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Overview of JC polyomavirus, BK polyomavirus, and other polyomavirus infections

Hans H Hirsch, MD, MSc
Section Editor
Martin S Hirsch, MD
Deputy Editor
Anna R Thorner, MD


Polyomavirus infections have been detected in vertebrate hosts including rodents, cattle, birds, monkeys, and primates. Despite some common features with papillomaviruses, including an oncogenic potential, polyomaviruses are recognized as members of the separate genus Polyomavirus in the Polyomaviridae family of the ungrouped DNA viruses [1].

An overview of the disease associations, clinical manifestations, and diagnosis of polyomavirus infections will be provided here. The virology, epidemiology, and pathogenesis of infections with human polyomaviruses will be presented separately. Progressive multifocal leukoencephalopathy and BK polyomavirus-associated nephropathy and ureteral stenosis are also discussed in detail elsewhere. (See "Virology, epidemiology, and pathogenesis of JC polyomavirus, BK polyomavirus, and other human polyomaviruses" and "Progressive multifocal leukoencephalopathy: Epidemiology, clinical manifestations, and diagnosis" and "Natalizumab for relapsing-remitting multiple sclerosis in adults", section on 'Risk of PML' and "Progressive multifocal leukoencephalopathy: Treatment and prognosis" and "Clinical manifestations and diagnosis of BK virus-induced (polyomavirus-induced) nephropathy in kidney transplantation" and "Prevention and management of BK virus-induced (polyomavirus-induced) nephropathy in kidney transplantation" and "Ureteral stenosis due to BK virus infection among kidney transplant recipients".)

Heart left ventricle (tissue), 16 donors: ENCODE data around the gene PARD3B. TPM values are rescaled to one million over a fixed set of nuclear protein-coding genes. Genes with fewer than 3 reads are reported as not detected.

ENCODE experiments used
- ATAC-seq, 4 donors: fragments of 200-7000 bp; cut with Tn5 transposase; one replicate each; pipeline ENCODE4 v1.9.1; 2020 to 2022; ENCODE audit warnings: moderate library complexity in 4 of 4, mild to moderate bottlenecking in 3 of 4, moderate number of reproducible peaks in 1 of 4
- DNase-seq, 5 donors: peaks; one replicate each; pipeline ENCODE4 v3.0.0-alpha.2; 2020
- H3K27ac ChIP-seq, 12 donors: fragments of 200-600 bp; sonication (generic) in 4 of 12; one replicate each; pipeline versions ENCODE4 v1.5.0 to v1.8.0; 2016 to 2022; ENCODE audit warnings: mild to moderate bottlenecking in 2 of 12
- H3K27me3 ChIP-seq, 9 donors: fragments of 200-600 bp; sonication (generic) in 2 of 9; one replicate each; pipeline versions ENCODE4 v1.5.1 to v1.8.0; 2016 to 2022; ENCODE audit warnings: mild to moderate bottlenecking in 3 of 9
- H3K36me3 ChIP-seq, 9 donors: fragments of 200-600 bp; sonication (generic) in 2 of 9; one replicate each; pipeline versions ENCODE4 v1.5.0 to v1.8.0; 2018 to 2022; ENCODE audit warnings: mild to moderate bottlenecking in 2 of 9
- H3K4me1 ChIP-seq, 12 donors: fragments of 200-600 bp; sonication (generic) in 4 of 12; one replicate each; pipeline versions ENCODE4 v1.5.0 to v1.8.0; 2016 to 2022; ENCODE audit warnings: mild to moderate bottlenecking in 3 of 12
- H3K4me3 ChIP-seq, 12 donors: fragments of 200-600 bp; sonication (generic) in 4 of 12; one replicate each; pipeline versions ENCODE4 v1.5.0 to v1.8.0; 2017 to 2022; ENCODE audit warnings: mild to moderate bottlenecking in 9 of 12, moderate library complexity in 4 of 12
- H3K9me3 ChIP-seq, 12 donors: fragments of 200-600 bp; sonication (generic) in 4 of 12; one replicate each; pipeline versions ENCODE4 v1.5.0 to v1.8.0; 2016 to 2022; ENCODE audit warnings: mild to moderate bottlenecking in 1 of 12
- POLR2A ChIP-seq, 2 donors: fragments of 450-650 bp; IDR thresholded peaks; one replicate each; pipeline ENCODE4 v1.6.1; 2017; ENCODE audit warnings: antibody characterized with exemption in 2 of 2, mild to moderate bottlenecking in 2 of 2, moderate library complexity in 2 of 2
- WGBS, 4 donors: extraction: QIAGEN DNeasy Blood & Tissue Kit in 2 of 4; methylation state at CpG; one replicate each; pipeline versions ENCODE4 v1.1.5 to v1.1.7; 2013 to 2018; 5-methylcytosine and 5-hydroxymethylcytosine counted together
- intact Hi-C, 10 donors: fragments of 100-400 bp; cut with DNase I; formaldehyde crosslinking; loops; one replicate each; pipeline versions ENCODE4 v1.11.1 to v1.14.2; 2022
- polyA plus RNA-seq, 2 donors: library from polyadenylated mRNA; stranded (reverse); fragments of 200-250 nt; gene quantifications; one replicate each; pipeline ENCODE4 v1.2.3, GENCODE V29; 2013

Most immunocompetent individuals with primary polyomavirus infections have a subclinical or nonspecific influenza-like course. In immunocompromised individuals, however, human polyomavirus (HPyV) replication can cause specific syndromes and lead to substantial morbidity. Some HPyV-associated diseases are more frequently encountered in specific patient populations, suggesting that the interaction of patient, organ, and virus determinants underlie the pathogenesis; the reasons for these associations are not fully understood [2].

BK polyomavirus – BK polyomavirus (BKPyV) may cause nephropathy and, less commonly, ureteric stenosis in kidney transplant recipients (and rarely in recipients of other types of transplants) [3,4]. BKPyV also causes hemorrhagic cystitis, primarily in allogeneic hematopoietic cell transplant recipients [2,5]. (See "Clinical manifestations and diagnosis of BK virus-induced (polyomavirus-induced) nephropathy in kidney transplantation" and "Prevention and management of BK virus-induced (polyomavirus-induced) nephropathy in kidney transplantation" and "Ureteral stenosis due to BK virus infection among kidney transplant recipients" and "Overview of infections following hematopoietic cell transplantation", section on 'Hemorrhagic cystitis'.)

JC polyomavirus – JC polyomavirus (JCPyV) may cause progressive multifocal leukoencephalopathy in immunocompromised patients, such as those with advanced HIV infection, hematologic malignancies, and those receiving lymphocyte-targeted therapies for autoimmune diseases (eg, natalizumab). It rarely causes JCPyV-associated nephropathy [6]. (See "Progressive multifocal leukoencephalopathy: Epidemiology, clinical manifestations, and diagnosis" and "Progressive multifocal leukoencephalopathy: Treatment and prognosis" and "Natalizumab for relapsing-remitting multiple sclerosis in adults", section on 'Risk of PML'.)

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Literature review current through: Nov 2017. | This topic last updated: Jun 12, 2017.
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